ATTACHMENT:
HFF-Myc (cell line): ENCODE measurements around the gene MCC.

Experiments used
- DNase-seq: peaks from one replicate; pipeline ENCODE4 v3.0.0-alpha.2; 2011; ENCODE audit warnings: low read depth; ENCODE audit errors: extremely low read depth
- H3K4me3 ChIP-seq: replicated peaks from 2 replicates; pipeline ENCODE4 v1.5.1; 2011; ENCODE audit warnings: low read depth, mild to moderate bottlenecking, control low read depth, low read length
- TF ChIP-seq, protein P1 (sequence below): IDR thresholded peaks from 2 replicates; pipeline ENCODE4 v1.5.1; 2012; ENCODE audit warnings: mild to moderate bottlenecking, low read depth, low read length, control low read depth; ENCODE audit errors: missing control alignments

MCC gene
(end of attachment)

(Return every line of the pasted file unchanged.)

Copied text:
HFF-Myc (cell line): ENCODE measurements around the gene MCC.

Experiments used
- DNase-seq: peaks from one replicate; pipeline ENCODE4 v3.0.0-alpha.2; 2011; ENCODE audit warnings: low read depth; ENCODE audit errors: extremely low read depth
- H3K4me3 ChIP-seq: replicated peaks from 2 replicates; pipeline ENCODE4 v1.5.1; 2011; ENCODE audit warnings: low read depth, mild to moderate bottlenecking, control low read depth, low read length
- TF ChIP-seq, protein P1 (sequence below): IDR thresholded peaks from 2 replicates; pipeline ENCODE4 v1.5.1; 2012; ENCODE audit warnings: mild to moderate bottlenecking, low read depth, low read length, control low read depth; ENCODE audit errors: missing control alignments

MCC gene